Some spoilers for the first episode of The last of us and the game is ahead.
Adapting a beloved story from one medium to another is a tricky challenge. Certain aspects must inevitably change. Things that work in a novel might not work in a movie, and telling a rhythm-for-rhythm game in a TV show doesn’t make much sense. Even when it’s such a cinematic game as The last of us.
Thanks in part to some of the different paths it takes, HBO’s adaptation of the 2013 game is off to a great start. The cast and crew absolutely nailed the first episode, in my book. They hit the story beats they needed while changing things up enough to surprise fans of the game and, at least in some places, make the narrative work better in another medium.
The cold open is a scene from a 60s talk show, which is immediately a new twist. A scientist, played by the wonderful John Hannah, sets the record straight by explaining what the cordyceps fungal infection can do (take over the mind and bodily functions of its host) and how it could possibly affect humans. It couldn’t affect us without global warming, so good job, humans!
We go back to 2003, ten years before the game opened, and get a really great sequence with Joel (Pedro Pascal), his brother Tommy (Gabriel Luna), and Sarah. We see part of Sarah’s daily existence in the hours leading up to the outbreak. It’s a clever way to contextualize one’s life and well worth spending about 15 minutes before all hell breaks loose.
Again, not to spoil too much, but the show hits the key plot points. The most important scene of this part of the episode is almost exactly the same as in the game and some other moments are reproduced shot by shot, but so far there are many changes.
Sarah, for example, does not discover the infected when the French window of her house is broken. Instead, she walks into a neighbor’s house and encounters one. Also, Joel isn’t home at the time, which puts her in more danger.
I won’t break down all of the deviations the episode makes from the game. I think the show reframes the beef that Joel and Tess (Anna Torv) have with Robert in a way that more logically moves the overall story forward. Their first encounter with Ellie (Bella Ramsay) is totally different, as is how we first understand why her survival is so vital.
Many reviews I’ve read indicate that HBO and the creatives mix what they need and thrive in this world in new ways. Changing the way infection spreads from spores to fungi, for example, means actors don’t have to wear masks in certain scenes.
I’m especially looking forward to the much-loved episode which focuses on Bill and Frank, a relationship that’s only stated in-game in the environmental storytelling, a note, and Bill’s reaction to it. Deviating from Joel and Ellie’s story to tell another in this universe – something that wouldn’t be possible for the game – is an exciting change.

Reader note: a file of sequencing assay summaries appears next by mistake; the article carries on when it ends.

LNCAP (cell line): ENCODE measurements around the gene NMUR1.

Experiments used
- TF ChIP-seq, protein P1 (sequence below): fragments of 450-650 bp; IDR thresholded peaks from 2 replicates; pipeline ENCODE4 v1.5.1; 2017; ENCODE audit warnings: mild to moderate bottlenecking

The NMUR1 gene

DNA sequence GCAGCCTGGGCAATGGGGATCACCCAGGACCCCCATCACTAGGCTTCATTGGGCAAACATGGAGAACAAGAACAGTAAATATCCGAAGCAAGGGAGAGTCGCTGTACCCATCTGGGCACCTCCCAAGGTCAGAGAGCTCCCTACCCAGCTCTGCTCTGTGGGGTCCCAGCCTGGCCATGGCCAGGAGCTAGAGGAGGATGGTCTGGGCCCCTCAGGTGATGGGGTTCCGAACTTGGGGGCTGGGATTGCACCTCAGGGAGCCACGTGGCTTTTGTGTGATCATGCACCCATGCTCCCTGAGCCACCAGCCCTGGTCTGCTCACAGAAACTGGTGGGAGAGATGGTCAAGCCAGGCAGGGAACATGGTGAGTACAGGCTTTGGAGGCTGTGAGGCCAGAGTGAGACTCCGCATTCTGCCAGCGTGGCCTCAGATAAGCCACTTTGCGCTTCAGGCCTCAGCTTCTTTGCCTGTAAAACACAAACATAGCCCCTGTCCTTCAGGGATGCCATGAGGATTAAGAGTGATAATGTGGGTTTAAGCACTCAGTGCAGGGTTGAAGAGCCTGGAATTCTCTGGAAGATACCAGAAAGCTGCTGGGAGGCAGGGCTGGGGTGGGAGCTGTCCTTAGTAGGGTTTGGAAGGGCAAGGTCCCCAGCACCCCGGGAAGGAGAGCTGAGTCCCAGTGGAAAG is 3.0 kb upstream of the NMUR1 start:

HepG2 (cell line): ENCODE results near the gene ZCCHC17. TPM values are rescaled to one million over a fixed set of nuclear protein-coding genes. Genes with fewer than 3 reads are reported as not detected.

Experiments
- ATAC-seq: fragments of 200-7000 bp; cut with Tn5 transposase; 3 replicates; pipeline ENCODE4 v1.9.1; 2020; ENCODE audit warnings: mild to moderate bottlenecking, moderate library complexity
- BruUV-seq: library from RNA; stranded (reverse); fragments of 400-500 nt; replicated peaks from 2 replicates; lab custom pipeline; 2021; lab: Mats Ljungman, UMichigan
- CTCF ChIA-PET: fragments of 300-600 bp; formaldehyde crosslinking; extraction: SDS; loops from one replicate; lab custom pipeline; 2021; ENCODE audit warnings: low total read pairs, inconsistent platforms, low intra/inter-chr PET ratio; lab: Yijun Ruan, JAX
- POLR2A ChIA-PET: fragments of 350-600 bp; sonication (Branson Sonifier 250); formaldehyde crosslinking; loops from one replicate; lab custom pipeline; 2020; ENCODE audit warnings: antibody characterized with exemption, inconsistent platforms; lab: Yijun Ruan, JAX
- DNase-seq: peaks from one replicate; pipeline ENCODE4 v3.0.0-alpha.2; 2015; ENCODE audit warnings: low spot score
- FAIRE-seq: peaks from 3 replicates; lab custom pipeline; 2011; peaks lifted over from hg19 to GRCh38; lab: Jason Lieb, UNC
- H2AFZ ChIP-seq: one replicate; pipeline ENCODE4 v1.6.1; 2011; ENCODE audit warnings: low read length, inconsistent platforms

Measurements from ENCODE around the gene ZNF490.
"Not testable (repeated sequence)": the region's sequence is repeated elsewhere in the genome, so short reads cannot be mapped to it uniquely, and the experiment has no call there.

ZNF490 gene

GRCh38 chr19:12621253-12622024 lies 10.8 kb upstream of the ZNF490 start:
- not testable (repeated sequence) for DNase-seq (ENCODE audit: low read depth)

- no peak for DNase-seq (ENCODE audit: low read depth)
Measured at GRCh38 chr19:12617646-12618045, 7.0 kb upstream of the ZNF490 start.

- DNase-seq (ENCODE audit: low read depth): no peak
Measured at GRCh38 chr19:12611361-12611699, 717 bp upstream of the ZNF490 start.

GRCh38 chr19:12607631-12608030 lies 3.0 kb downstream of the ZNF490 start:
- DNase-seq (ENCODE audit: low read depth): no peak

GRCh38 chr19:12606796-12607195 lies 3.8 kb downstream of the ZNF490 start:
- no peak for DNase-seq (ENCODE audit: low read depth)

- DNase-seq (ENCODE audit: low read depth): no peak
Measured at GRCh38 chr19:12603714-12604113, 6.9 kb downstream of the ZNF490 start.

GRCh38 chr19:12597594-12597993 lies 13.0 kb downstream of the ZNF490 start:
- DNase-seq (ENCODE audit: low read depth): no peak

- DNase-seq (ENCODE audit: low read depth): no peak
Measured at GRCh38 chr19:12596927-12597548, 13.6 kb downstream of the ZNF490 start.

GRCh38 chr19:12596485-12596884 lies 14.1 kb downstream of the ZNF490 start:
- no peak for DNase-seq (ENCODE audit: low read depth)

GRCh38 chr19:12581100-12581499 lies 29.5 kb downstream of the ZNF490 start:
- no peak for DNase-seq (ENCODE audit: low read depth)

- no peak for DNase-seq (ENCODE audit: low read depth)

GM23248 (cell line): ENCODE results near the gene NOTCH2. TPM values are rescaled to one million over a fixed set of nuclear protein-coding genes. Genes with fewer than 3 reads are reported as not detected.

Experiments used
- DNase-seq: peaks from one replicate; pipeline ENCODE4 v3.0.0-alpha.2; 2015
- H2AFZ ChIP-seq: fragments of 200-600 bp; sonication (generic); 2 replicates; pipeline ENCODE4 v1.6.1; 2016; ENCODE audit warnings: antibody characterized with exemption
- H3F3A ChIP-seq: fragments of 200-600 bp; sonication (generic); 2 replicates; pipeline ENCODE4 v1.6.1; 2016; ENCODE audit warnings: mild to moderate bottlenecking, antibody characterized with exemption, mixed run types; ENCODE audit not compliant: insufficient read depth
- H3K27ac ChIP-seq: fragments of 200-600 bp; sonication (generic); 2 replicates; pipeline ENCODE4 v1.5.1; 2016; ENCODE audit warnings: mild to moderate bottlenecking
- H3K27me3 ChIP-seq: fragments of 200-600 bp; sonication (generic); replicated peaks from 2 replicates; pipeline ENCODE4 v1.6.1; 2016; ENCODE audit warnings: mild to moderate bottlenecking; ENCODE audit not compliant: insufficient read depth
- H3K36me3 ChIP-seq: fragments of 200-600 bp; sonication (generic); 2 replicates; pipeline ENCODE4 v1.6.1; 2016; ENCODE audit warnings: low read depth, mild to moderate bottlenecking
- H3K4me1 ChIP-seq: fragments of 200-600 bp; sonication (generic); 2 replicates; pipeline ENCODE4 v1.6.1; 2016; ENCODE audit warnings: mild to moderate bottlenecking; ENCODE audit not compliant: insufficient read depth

Adapting a popular work into another medium does not mean devoutly telling the exact same story. In this case, the writers and producers had to condense a 15-hour game into a 10-hour TV season. But that aside, adaptations are almost always more compelling when they stray a bit from the source material.
In Nothing lasts eternallythe novel that die hard is based on, the protagonist is Joe Leland, a retired NYPD detective who goes to a Christmas party at the office tower where his daughter works. Leland’s wife died at this point. The movie swapped Leland for a younger, active cop and hosted the party at his wife’s office instead. It’s safe to say that these changes worked for the best.
In the novel which Who Framed Roger Rabbit is based on, Roger is murdered early on. A faithful adaptation would never have given us that classic team-up of Roger and Eddie Valiant. While I love Tom Bombadil, cramming him into the Lord of the Rings movies would have slowed the pace of an already epic saga. And if The Wonderful Wizard of Oz and The little Mermaid had been told exactly in their most famous film versions, they would not have been suitable for children.
Similarly, a movie that adapted exactly one of the main Mario games would quickly fall flat. There’s not enough story to hang a feature film on. I liked the first one sonic the hedgehog movie, which is nothing like any of the games, and I’m interested to see how the Gran Turismo the film shakes, given that it’s about someone who is very good at these games becoming an actual race car driver. For what it’s worth, I had a great time with the Unexplored movie too, although it broke together elements of several games in this series.
All this to say that creatives have many reasons to make changes while adapting a work to another medium. It doesn’t always work (many video game film adaptations aren’t exactly great), but things can’t always stay exactly as they were in the source material.
There is no point in getting too valuable for an existing property that is suitable for another medium. If you want an experience exactly the same as Naughty Dog’s game, you can just play The last of us.
The show may not live up to your expectations and turn out to be disappointing. I hope not, especially after the quality of the premiere, but the quality of the show will not negatively impact the legacy of the game. The original incarnation The last of us (or the PS5 remake) will always be the same thing you love and can always come back to. No one, not even HBO, can take it away.
I’m all for this new version of racing, though. I’m counting the hours until episode two.
The last of us airs on HBO and HBO Max at 9 p.m. ET on Sundays.
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